I have another 2 questions:

1) What should I learn first, Directx or OpenGl ?
2) Should I practice in Windows or Linux ?

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Quote:
Original post by Fares
Let me get this straight. I create 3D objects with softwares like Maya and 3Dmax, which the directx receives and sends it to the Hardware, which will draw it ? So basicly I am not forced to create a 3D object with directx, right ?

I have another 2 questions:

1) What should I learn first, Directx or OpenGl ?
2) Should I practice in Windows or Linux ?


1) Either will do fine, both can do anything you want.
2) Doesn't really matter either, practice in whatever system you're using.

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Quote:
Original post by Fares
1) What should I learn first, Directx or OpenGl ?
2) Should I practice in Windows or Linux ?


DirectX is only available for Windows, so if you choose DirectX you have no choice. OpenGL on the other hand is cross platform, and works on both Windows and Linux. So if you want to develop on Linux, then OpenGL is your best choice. The best thing would of course be to learn both, but you have to start somewhere.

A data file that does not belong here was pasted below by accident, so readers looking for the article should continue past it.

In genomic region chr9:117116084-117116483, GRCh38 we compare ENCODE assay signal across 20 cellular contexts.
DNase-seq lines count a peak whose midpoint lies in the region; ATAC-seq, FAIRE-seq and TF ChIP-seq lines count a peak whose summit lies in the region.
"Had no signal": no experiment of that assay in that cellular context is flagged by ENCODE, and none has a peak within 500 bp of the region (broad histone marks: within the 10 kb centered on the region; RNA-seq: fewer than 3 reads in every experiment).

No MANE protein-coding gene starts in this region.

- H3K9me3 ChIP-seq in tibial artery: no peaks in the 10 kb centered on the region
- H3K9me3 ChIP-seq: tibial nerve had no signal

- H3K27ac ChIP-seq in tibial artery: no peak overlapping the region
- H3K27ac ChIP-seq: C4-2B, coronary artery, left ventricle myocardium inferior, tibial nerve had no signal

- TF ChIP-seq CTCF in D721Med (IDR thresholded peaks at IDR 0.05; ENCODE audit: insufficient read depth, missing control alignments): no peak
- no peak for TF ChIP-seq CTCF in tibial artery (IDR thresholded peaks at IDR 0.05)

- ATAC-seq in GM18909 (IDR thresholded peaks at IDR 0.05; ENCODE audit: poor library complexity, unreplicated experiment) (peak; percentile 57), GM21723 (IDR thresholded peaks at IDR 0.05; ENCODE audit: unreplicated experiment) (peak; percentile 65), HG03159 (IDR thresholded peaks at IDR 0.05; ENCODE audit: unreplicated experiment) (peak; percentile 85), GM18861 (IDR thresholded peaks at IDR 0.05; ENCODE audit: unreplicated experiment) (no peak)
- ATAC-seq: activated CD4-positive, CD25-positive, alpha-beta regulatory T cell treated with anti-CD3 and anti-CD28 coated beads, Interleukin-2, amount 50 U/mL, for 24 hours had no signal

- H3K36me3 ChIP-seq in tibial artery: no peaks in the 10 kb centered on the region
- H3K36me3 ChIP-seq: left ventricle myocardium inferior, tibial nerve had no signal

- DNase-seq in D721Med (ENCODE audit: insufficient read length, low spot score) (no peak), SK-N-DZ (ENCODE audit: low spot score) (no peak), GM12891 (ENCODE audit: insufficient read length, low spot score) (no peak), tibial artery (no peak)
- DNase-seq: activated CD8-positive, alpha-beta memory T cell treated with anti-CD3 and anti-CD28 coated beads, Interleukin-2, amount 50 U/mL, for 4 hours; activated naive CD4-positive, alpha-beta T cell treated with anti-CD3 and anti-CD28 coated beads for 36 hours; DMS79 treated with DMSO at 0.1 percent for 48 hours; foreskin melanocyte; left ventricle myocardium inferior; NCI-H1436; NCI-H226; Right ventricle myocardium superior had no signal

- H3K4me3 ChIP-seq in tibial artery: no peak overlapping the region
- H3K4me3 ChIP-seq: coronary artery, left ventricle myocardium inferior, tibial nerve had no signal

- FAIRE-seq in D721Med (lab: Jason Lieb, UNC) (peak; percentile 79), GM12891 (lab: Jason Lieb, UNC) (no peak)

There has been many discussions here on gamedev about whether one should use DirectX or OpenGL, so I recommend that you do a search on the forum. My opinion is that OpenGL is easier for a beginner to learn, but that is only my opinion.

If you want to learn OpenGL, this is the site to visit. Also check out SDL, a library that enables you to write OpenGL apps that compiles on both Windows and Linux.

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Quote:

Let me get this straight. I create 3D objects with softwares like Maya and 3Dmax, which the directx receives and sends it to the Hardware, which will draw it ? So basicly I am not forced to create a 3D object with directx, right ?


Kinda...
You have to create or find 3d models in some format, then load those into memory and pass them to the DirectX/OpenGL API in a way
that API understands.

With DirectX, you can save a model in .x format from within most 3d modeling programs. From there the DirectX API provides
a way to load those .x files.

With OpenGL you are stuck creating or finding a library that can load and display the models for you.

If you get started with something like the Ogre SDK you can bypass a lot of this trouble, since Ogre provides many
intefaces for loading models and textures into a 3d scene. But this is even further abstraction from OpenGL or DirectX.
So if you are intent on learning the API, this isn't quite for you yet, but if you want quick results you should
consider using this to bypass some of the learning curve and "recreate the wheel" issues you will run into if you
go directly to the graphics API's.

I should also note that for OpenGL there are libraries like SDL and GLUT that you can use to help load images
and setup the display window. I'd check out NEHE for some good OpenGL tutorials and
starter code.